08 Mar Matao success ranked No. 1 sports story by PDN in 2014
The Matao’s success in 2014 – including advancing to the semifinal round of the EAFF East Asian Cup for the third-straight time, as well as its notable performance in the semifinal round which included a win against Chinese Taipei, a draw with Hong Kong, and a head-turning match against DPR Korea – was ranked as the No. 1 sports story by the Pacific Sunday News.
Below is the article, as written by Pacific Daily News sports reporter Grant Wieman.
Matao’s success ranks No. 1
[Pacific Sunday News, Hagatna Guam – Jan. 3, 2015] The Guam men’s national soccer team, the Matao, achieved its highest international ranking in history last February and built to a record achievement in the second round of the East Asian Football Federation East Asian Cup in November, but it’s the potential for the future that has helped make the Matao the top story of the year.
The Guam men achieved a record International Federation of Association Football, or FIFA, ranking of 160 in February and closed the year at 161, following their third-place finish at the East Asian Cup, but it was in March that Guam Football Association President Richard Lai announced the Matao would enter into FIFA World Cup qualifying.
The remarkable growth was spurred by coach and technical director Gary White, who came aboard in 2012 and brought a plan for turning Guam into a soccer power.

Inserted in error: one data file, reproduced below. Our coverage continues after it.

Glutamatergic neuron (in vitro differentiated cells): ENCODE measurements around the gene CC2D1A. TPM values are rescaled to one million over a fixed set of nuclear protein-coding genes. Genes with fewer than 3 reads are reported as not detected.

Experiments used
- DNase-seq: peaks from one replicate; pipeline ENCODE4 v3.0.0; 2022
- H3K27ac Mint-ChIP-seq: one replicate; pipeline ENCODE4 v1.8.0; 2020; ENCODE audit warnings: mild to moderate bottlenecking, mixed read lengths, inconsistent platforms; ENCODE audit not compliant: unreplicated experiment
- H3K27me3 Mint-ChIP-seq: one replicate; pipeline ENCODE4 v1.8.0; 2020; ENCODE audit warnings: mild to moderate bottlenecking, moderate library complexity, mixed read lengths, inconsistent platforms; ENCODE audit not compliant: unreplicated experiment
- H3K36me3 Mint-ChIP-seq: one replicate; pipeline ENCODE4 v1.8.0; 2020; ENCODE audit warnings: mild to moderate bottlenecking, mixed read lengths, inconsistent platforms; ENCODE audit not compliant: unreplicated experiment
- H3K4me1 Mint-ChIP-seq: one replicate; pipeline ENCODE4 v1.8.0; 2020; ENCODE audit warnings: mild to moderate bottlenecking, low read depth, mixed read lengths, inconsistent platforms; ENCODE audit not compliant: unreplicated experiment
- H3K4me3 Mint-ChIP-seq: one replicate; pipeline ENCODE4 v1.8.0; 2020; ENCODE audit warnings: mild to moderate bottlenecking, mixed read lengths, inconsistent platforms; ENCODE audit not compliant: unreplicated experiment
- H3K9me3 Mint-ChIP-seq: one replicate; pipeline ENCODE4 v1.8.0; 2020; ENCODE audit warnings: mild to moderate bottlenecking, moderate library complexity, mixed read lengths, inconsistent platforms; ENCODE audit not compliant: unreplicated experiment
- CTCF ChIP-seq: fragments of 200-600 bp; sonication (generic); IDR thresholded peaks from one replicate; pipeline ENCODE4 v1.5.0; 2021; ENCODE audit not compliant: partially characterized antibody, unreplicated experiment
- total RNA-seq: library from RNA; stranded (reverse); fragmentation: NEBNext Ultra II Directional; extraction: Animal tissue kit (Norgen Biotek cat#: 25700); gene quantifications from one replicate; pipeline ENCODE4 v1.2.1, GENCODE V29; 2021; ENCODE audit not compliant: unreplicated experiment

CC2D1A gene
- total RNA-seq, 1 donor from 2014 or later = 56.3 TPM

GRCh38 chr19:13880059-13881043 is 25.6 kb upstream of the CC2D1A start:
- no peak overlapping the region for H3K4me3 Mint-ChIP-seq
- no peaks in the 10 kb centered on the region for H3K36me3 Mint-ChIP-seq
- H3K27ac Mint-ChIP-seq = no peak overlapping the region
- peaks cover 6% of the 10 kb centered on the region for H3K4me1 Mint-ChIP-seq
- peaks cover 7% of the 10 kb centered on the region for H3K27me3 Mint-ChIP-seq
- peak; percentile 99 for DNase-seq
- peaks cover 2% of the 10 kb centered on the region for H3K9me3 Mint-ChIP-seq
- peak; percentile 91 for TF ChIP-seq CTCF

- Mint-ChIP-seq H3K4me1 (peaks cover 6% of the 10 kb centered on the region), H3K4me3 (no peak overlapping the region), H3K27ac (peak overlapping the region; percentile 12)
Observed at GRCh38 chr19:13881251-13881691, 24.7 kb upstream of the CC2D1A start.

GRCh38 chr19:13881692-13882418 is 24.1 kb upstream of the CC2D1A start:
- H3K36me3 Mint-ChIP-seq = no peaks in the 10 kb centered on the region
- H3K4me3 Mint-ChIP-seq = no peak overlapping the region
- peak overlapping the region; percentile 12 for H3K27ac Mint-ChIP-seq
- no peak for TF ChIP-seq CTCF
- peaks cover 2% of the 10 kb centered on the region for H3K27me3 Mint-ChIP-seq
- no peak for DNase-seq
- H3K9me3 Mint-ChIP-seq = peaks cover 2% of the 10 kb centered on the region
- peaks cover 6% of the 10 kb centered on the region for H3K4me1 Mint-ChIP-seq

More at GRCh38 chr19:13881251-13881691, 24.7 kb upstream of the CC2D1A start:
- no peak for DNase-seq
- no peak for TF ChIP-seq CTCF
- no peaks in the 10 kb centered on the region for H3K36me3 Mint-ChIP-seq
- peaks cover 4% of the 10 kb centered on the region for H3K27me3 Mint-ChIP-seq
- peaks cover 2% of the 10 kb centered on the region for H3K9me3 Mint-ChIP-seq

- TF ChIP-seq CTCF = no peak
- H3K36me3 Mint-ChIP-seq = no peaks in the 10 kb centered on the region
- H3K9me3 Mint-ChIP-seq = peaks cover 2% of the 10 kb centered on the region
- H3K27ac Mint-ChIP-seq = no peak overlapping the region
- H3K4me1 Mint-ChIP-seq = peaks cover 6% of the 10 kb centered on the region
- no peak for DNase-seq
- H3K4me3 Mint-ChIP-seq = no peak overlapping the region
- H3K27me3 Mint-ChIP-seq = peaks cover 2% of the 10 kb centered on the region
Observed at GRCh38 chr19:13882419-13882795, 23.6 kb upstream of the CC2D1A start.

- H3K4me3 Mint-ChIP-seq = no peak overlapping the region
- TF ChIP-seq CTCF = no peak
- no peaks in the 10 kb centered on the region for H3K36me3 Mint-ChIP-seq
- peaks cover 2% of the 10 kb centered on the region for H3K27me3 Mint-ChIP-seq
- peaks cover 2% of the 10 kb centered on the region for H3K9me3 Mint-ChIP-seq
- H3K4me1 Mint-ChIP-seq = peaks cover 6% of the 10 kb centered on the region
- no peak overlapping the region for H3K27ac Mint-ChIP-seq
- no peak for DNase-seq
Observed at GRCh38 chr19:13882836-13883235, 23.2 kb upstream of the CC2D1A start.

White, who’s known as “the Gaffer,” changed the style of play, the pool of players and the long-term goals for Guam, but most importantly he gave the roster and community a belief that it was possible.
“The confidence has built within the boys,” Matao captain Jason Cunliffe said. “We’ve had the success this year, but it’s been a process. Gaffer came in almost two-and-half years ago now and we’ve been steadily making progress since his arrival.”
The confident style was put on display in the East Asian Cup’s second round. Guam qualified for the tournament by sweeping its opponents in the preliminaries earlier in the year, but past performances suggested the Matao would struggle against Hong Kong, North Korea and Taipei, the tournament host.
The Matao opened with a 2-1 win against Taipei and planned their strategy against tournament favorite North Korea, believing it was the equal, not an underdog.
“We didn’t sit back and absorb pressure; we were trying to take it to them,” Cunliffe said. “It’s a fabric of our style and that’s definitely something that the Gaffer has wanted to bring since he came in.”
The Matao’s tactics were part of a broader plan to build the soccer program as a whole, but mostly it was about playing the game the right way, White said.
Sitting back, clearing and defending isn’t fun, and it’s not soccer.
“What’s the point of playing a game if you’re coming in to hate it?” he said. “That’s not how the game is supposed to be played. It’s not the game we want our youngsters to see.”
The attacking style surprised North Korea, but when Cunliffe scored in the 61st minute to tie the match 1-1, it showed the style could work.
That goal was the highlight of White’s year, if not his life.
“Jason Cunliffe’s equalizing goal will be a moment that I will never forget,” White said via phone from China. “It gave proof that we are really moving in the right direction against a really strong team. … It was one of those moments where you think things are about to change.”
Guam lost because it played for the win instead of the tie, but North Korea’s coach praised the effort and the team earned respect from the opposition.
Prior to White, the Matao’s main goal against strong opponents was to minimize the embarrassment. With him, they try to win.
Before the game, North Korea’s players wouldn’t look the Matao’s in the eye. After, they were congratulating them.